As an American, my views of the conflict had been shaped by news media that mostly told the Israeli perspective and regularly expressed skepticism about Arab and Palestinian viewpoints. 

Kerry Boyd Anderson

I saw a lot with my own eyes, which was critically important. I traveled with Palestinians in shared taxis through Israeli military checkpoints and could feel the fear and humiliation when the soldiers pulled some out while the rest of us went on. I met a little Palestinian girl in Hebron with a scar on her forehead where Israeli settlers had thrown a rock at her. Years later, when I went back to the region, I saw the wall that was dividing Palestinian communities and looming over their lives. I saw and experienced many happy moments, too, among Israelis and Palestinians and occasionally even between them.

Perhaps the most important lesson I learned was that I had come to the region with deeply embedded bias. As an American, my views of the conflict had been shaped by news media that mostly told the Israeli perspective and regularly expressed skepticism about Arab and Palestinian viewpoints.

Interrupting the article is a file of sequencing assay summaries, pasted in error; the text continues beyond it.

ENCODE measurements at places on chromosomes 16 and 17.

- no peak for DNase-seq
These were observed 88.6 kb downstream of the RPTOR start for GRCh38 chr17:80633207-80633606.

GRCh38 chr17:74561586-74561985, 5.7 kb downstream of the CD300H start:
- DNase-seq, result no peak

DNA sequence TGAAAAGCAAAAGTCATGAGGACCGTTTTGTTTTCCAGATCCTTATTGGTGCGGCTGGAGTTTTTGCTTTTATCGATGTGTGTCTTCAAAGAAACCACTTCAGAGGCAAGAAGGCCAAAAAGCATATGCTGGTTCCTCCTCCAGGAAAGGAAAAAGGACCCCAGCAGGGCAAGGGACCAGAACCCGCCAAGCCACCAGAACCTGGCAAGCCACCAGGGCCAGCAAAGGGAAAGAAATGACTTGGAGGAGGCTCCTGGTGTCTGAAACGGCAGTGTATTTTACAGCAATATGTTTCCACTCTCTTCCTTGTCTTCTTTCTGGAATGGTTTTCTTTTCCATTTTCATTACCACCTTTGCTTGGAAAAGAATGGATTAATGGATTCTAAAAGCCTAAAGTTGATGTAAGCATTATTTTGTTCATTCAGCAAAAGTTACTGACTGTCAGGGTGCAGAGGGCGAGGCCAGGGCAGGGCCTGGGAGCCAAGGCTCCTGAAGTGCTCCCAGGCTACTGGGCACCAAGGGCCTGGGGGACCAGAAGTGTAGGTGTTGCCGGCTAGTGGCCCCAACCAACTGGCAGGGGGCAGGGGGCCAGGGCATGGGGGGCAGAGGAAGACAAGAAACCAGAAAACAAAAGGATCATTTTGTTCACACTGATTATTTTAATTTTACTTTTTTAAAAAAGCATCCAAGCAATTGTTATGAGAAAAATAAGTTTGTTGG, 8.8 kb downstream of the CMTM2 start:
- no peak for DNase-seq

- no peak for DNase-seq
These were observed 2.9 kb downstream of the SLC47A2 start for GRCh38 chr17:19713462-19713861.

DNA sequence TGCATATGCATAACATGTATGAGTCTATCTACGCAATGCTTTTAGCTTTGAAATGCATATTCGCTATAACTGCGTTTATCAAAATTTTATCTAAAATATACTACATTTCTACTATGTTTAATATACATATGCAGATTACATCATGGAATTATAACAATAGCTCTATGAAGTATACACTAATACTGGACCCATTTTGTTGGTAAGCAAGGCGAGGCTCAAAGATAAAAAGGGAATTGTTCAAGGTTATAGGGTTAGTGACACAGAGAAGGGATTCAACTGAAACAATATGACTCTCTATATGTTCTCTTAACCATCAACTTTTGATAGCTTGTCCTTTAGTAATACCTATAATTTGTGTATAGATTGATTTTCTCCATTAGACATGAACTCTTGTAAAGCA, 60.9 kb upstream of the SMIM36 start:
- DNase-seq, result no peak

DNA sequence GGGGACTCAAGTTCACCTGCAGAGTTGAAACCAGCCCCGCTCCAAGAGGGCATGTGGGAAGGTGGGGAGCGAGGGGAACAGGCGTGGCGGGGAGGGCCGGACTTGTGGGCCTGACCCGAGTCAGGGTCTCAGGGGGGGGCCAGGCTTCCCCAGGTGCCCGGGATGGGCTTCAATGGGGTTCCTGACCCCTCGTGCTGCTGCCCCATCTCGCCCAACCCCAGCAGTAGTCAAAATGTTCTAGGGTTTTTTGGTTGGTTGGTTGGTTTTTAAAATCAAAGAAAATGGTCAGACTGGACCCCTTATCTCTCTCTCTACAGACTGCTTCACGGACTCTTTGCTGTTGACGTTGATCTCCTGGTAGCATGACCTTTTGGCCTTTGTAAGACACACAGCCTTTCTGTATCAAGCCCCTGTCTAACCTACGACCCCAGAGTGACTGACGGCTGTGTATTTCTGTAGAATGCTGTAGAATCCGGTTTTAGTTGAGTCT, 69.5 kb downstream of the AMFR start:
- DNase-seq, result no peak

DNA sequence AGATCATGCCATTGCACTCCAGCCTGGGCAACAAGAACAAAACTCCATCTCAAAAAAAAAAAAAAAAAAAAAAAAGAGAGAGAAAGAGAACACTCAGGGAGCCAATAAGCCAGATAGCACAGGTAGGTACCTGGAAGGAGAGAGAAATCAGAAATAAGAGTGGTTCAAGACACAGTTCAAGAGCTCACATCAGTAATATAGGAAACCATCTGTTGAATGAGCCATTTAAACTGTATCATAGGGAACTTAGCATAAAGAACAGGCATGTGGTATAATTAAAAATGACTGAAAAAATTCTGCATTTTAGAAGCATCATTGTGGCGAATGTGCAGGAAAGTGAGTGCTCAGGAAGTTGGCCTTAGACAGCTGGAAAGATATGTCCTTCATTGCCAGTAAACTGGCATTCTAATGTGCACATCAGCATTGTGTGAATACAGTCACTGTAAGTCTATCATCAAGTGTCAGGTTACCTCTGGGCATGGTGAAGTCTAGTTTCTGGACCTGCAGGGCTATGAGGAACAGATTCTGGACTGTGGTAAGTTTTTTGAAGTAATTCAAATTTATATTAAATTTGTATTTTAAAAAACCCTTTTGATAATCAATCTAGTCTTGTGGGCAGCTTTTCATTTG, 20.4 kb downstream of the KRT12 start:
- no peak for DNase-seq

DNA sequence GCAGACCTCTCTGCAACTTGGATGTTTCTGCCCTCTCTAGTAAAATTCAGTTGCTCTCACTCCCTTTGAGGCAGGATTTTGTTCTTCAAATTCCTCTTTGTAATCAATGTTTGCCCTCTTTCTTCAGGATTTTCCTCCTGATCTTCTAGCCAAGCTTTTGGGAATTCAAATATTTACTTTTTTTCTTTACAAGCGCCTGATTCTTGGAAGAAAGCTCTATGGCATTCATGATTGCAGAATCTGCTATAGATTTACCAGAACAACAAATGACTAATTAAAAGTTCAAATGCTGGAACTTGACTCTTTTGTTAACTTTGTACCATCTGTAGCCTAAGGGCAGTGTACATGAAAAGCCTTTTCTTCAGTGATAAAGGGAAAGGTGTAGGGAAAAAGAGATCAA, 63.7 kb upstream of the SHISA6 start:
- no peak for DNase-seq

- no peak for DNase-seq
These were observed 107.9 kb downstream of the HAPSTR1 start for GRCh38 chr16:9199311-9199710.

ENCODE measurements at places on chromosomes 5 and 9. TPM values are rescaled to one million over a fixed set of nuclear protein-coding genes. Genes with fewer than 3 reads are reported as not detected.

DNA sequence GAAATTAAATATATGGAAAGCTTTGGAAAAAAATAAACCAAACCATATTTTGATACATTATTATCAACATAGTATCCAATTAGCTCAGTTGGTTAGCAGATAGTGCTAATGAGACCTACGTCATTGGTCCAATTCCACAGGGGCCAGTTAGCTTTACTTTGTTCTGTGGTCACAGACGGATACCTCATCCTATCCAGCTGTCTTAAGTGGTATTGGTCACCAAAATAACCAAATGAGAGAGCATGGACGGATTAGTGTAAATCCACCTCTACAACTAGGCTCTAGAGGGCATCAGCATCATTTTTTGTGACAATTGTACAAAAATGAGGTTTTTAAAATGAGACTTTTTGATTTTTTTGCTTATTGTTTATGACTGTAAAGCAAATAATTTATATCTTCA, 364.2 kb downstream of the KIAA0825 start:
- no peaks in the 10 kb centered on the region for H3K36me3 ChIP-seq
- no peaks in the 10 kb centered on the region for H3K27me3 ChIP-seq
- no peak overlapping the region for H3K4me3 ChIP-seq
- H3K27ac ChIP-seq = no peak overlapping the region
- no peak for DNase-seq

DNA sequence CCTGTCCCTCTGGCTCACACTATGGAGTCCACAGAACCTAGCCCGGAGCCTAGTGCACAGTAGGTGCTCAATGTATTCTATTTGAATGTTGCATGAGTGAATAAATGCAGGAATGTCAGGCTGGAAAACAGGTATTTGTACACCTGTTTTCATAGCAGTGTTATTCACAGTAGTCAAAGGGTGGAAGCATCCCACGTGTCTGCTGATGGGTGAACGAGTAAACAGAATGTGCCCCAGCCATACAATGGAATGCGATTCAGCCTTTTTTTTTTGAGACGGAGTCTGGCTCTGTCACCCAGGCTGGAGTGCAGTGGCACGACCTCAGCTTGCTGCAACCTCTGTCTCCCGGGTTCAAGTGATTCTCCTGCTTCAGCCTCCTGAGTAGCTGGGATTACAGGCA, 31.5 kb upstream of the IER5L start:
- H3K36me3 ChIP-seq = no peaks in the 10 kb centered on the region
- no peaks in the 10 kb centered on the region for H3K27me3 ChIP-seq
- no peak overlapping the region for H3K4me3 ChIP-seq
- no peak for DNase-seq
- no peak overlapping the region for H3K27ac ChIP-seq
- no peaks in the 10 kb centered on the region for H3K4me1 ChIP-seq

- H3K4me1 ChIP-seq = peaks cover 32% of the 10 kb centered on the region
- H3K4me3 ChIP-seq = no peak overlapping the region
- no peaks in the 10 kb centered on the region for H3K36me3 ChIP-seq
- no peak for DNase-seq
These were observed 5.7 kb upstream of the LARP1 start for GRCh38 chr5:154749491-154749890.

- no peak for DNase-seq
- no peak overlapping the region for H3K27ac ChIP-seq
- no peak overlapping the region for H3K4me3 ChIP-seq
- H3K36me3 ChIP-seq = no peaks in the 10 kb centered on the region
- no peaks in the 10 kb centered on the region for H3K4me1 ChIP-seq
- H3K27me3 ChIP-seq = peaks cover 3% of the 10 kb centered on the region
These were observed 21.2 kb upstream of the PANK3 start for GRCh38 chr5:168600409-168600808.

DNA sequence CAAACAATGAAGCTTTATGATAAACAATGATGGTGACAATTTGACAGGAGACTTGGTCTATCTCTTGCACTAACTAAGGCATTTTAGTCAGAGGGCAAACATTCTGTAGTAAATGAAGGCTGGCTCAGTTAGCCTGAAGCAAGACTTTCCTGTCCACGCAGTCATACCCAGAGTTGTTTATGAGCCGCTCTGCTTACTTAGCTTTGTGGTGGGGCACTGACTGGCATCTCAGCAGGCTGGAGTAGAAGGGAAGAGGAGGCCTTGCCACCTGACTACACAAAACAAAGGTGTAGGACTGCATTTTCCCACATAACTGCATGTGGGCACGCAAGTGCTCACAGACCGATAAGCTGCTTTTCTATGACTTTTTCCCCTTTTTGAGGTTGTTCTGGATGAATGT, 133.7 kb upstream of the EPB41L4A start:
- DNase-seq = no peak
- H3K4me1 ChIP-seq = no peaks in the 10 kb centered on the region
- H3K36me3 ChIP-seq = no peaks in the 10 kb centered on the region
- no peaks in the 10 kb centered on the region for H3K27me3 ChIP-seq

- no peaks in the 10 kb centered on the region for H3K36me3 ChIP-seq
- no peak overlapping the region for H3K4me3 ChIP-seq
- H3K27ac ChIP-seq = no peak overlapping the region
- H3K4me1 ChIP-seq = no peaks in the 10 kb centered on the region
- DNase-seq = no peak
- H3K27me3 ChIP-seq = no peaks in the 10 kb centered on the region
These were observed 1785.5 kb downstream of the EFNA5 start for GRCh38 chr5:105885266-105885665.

Furthermore, along with nearly all Americans, I had lived in a culture filled with entertainment and ideas that are sympathetic toward Israel, such as the ones expressed in the book and movie “Exodus.” One of several reasons that the Palestinians have long struggled to gain sympathy and support among the American public is that there is no parallel depiction of the Nakba featuring an iconic, all-American film star like Newman. There are no compelling, romantic books, television programs or movies tailored to American audiences that would create deep sympathy for the suffering, displacement and trauma of the Nakba. 

In the few situations in which Americans might learn something about the Nakba, the story struggles to take root among a population that is primed to give more credence to the Israeli perspective than the unfamiliar Palestinian one. For me, it took meeting Palestinians and seeing their daily situation with my own eyes to shake off the bias that previously would have made me skeptical of Palestinians’ stories about the Nakba, other parts of their history and what they deal with today.

My first experience in the Middle East taught me the danger of failing to see the full humanity in a group of people and of refusing to listen to their stories with an open mind. As Palestinians now commemorate the Nakba, I hope more Americans will hear their stories, better understand both sides of the coin and wish for peace equally on behalf of Israelis and Palestinians. 

  • Kerry Boyd Anderson is a writer and political risk consultant with more than 14 years’ experience as a professional analyst of international security issues and Middle East political and business risks. Her previous positions include deputy director for advisory with Oxford Analytica and managing editor of Arms Control Today. Twitter: @KBAresearch